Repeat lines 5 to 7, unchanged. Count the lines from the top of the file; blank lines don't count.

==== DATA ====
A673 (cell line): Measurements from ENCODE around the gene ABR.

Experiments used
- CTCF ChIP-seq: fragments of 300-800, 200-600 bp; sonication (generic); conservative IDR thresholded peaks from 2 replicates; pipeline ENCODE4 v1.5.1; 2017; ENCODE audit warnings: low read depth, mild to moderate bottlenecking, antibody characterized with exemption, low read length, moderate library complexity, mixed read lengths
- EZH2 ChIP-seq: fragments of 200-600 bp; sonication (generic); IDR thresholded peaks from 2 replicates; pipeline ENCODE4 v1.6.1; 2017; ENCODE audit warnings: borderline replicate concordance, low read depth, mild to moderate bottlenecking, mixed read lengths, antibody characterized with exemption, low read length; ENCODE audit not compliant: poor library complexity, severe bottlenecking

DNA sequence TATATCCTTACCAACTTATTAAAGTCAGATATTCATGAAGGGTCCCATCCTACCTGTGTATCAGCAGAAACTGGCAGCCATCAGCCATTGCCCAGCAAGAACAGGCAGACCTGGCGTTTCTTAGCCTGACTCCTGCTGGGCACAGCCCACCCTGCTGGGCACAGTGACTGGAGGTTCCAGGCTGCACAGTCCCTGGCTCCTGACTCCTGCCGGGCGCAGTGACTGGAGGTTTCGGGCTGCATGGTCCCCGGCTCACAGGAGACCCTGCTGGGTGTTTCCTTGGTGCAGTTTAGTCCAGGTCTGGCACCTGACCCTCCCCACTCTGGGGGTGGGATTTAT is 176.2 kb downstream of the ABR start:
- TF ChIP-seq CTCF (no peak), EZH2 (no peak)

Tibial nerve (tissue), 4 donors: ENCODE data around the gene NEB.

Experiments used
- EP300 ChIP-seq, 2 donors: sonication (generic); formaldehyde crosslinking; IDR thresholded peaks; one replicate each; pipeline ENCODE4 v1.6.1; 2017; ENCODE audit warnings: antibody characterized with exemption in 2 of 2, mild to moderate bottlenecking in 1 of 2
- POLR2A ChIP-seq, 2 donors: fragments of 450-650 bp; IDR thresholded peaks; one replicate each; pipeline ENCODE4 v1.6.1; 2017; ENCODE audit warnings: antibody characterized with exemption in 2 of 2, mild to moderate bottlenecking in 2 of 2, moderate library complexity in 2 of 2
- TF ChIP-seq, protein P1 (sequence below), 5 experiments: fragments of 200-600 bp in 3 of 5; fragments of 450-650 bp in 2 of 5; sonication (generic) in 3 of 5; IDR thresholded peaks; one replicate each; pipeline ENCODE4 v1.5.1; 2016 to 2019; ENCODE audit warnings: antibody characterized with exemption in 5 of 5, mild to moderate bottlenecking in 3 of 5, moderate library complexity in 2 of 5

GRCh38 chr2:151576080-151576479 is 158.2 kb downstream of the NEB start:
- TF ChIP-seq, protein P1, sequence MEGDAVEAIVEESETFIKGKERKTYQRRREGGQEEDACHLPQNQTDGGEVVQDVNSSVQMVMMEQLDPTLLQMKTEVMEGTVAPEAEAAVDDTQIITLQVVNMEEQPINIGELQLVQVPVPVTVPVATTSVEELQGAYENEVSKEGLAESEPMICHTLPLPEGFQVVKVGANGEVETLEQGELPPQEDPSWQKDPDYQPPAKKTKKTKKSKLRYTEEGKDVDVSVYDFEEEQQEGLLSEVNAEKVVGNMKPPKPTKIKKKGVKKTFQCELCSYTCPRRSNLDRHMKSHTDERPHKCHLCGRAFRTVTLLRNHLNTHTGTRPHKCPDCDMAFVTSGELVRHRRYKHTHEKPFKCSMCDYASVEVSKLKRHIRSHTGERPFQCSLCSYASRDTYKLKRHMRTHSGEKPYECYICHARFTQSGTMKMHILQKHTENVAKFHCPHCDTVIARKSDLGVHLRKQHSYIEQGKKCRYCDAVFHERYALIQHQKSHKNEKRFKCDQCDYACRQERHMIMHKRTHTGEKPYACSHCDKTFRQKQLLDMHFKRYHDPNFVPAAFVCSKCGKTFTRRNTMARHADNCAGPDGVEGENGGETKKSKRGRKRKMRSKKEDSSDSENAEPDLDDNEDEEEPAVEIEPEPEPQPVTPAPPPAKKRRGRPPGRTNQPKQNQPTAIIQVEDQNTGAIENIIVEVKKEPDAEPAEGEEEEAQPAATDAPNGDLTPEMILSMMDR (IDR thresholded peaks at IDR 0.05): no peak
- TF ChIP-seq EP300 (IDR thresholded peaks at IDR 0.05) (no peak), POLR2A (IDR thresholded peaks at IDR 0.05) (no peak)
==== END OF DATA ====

DNA sequence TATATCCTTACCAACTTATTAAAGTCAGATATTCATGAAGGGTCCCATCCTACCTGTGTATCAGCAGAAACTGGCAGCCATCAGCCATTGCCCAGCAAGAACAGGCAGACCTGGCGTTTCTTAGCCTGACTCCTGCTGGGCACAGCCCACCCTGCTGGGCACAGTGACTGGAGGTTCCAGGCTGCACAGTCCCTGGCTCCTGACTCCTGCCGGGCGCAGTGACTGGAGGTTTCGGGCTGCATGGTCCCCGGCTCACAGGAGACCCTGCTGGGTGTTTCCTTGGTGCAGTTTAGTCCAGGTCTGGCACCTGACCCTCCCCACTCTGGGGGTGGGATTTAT is 176.2 kb downstream of the ABR start:
- TF ChIP-seq CTCF (no peak), EZH2 (no peak)

Tibial nerve (tissue), 4 donors: ENCODE data around the gene NEB.